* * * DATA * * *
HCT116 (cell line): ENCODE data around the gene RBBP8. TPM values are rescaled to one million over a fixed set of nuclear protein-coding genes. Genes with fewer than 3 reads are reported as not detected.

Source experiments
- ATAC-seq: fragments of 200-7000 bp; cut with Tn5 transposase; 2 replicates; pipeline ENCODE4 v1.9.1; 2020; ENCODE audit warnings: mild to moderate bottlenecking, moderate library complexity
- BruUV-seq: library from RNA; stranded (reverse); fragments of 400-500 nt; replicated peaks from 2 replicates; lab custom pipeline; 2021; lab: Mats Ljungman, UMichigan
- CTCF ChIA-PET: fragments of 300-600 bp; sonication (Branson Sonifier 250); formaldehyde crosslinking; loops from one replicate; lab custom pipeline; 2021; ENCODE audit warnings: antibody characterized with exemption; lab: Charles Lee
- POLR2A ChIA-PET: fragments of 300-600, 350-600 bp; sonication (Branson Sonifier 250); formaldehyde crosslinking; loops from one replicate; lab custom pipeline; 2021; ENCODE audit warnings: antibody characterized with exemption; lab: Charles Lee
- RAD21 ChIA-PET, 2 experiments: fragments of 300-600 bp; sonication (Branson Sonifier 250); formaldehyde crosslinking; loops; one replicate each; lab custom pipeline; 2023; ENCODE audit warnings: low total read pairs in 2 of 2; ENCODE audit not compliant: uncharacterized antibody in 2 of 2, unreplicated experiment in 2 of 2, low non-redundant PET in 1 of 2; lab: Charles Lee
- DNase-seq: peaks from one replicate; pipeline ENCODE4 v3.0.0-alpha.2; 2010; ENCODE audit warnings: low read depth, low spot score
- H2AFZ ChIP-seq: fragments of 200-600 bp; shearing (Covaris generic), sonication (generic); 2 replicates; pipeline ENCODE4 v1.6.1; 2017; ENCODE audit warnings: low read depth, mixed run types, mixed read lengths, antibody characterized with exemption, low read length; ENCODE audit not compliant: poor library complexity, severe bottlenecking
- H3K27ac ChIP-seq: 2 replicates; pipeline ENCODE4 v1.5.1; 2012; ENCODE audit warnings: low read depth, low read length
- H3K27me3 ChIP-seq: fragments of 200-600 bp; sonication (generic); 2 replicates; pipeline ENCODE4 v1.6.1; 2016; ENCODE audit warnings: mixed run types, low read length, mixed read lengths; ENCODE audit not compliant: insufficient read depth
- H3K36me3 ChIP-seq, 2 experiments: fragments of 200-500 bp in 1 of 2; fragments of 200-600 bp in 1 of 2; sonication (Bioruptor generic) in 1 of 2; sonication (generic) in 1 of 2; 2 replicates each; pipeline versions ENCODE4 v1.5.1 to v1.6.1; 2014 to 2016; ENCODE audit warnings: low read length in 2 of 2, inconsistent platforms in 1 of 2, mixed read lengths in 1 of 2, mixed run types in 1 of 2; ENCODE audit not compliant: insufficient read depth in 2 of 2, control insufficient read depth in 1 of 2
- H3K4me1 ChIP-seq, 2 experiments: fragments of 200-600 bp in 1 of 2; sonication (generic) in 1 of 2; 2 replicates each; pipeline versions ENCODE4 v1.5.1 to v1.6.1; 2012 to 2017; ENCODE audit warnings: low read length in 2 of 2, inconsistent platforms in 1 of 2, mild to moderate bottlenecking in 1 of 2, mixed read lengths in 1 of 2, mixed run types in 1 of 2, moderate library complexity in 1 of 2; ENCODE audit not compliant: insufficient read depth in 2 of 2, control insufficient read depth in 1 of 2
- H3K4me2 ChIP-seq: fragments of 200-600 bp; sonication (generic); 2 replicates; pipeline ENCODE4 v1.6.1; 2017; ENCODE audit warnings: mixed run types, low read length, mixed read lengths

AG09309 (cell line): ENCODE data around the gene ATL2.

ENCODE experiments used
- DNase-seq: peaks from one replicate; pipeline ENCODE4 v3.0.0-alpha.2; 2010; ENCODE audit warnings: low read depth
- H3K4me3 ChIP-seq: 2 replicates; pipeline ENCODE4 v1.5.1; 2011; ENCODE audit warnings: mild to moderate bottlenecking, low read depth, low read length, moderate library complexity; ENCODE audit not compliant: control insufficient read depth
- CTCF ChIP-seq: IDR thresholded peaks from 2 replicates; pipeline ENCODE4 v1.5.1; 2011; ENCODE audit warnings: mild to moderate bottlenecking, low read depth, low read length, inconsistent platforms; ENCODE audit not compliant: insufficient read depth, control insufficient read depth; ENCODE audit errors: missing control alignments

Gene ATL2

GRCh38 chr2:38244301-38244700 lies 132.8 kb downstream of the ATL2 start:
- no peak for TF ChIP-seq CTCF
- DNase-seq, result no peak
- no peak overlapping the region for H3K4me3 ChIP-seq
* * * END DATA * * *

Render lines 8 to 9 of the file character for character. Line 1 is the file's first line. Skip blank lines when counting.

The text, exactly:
- DNase-seq: peaks from one replicate; pipeline ENCODE4 v3.0.0-alpha.2; 2010; ENCODE audit warnings: low read depth, low spot score
- H2AFZ ChIP-seq: fragments of 200-600 bp; shearing (Covaris generic), sonication (generic); 2 replicates; pipeline ENCODE4 v1.6.1; 2017; ENCODE audit warnings: low read depth, mixed run types, mixed read lengths, antibody characterized with exemption, low read length; ENCODE audit not compliant: poor library complexity, severe bottlenecking